Medical emergency, burglary, physical assault.
These are a few instances in which Starbucks is now saying employees should call 911.
The guidelines are a part of Starbucks’s new policy allowing customers to use restrooms and sit in cafes and patios even if they do not make a purchase. The approach lays out specific steps for how employees respond to and address disruptive customer behavior. Underlying the rules is the expectation that customers use company spaces as intended and be considerate of others, specifically that they should abstain from smoking, drinking alcohol, panhandling or sleeping.
The new guidelines come days before Starbucks will close 8,000 stores for mandatory unconscious-bias training for 175,000 employees on May 29. Starbucks announced the training in the wake of the arrests of two young black men at a Philadelphia Starbucks who arrived early for a business meeting. They did not make a purchase immediately after arriving and were reported to police by a white manager.
Previously, Starbucks did not have clear guidelines on what do to about customers who did not make purchases, often leaving decisions up to individual managers. A Starbucks spokeswoman, Jaime Riley, previously told The Washington Post that at the Philadelphia location where Rashon Nelson and Donte Robinson were arrested, “the guidelines were that partners must ask unpaying customers to leave the store, and police were to be called if they refused.”
In a letter to partners Friday, Rossann Williams, executive vice president and president of U.S. retail, wrote that the company consulted Starbucks employees, government officials, community leaders and experts on unconscious bias in forming the new rules. Key to the policy was the conclusion that everyone who enters a Starbucks is a considered a customer and is “welcome in our spaces.”
But Williams acknowledged that no policy or procedure can account for every situation.
“We know that every day in our stores, you and your partners lead through unexpected, complicated situations including challenging social issues and, at times, disruptive customer behaviors,” Williams wrote.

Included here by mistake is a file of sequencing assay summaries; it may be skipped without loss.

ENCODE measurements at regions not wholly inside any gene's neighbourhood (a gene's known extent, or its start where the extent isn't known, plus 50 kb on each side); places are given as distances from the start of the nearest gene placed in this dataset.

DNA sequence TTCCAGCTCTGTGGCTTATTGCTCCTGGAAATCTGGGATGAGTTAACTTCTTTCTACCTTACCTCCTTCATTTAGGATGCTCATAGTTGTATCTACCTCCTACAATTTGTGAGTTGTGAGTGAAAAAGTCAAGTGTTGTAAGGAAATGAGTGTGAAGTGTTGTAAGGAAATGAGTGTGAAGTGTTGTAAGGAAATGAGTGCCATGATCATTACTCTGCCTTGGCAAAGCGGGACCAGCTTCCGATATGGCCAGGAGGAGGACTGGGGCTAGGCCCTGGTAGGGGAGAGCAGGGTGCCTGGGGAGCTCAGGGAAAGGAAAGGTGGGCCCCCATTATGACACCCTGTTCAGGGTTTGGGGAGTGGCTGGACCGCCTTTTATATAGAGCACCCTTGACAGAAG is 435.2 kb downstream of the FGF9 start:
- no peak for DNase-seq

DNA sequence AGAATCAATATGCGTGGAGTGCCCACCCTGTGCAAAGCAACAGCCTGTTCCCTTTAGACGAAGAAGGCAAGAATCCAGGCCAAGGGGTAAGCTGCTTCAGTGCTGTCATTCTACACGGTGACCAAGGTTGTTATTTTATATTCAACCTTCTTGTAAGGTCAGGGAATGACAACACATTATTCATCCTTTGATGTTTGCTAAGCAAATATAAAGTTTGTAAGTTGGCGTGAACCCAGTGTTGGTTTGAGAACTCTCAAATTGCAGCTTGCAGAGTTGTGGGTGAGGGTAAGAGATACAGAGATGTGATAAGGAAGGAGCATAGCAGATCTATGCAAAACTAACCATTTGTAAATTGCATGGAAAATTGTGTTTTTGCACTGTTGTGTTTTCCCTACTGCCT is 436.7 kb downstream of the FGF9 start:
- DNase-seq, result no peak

The procedure identifies eight examples of when employees should call 911, including a gas leak or fire, robbery, a threat of violence, the use or selling of illegal drugs and destruction of store property.
The guidelines also lay out a three-step model for addressing disruptive behavior.
First, employees are instructed to assess a customer’s behavior — rather than the person alone. Disruptive or harmful behavior identified by Starbucks includes being unreasonably noisy, viewing inappropriate media, verbally abusing people, making unwanted sexual advances and indecent exposure.
Employees should then consider how any decision will affect the customer’s experience. That includes judging whether the customer or situation is safe to approach and whether an employee’s chosen response would be the same for any customer in the same circumstance.
Employees who are unsure how to handle a situation should get help from a store or district manager.
When taking action against disruptive behavior, employees are told to ask another employee to “observe and verify” the behavior. Employees are told to introduce themselves to the disruptive customer and ask for the person’s name, “listen actively, use a calm tone and respectfully request that they stop the disruptive behavior.”
“If the situation becomes unsafe, call 911,” the procedure says.
Earlier this month, Nelson and Robinson each reached a symbolic $1 settlement with the city of Philadelphia and asked the city to fund $200,000 for a grant program for high school students aspiring to become entrepreneurs.
The men also reached an undisclosed financial settlement with Starbucks, “as well as continued listening and dialogue between the parties.”
Kristine Phillips contributed to this report.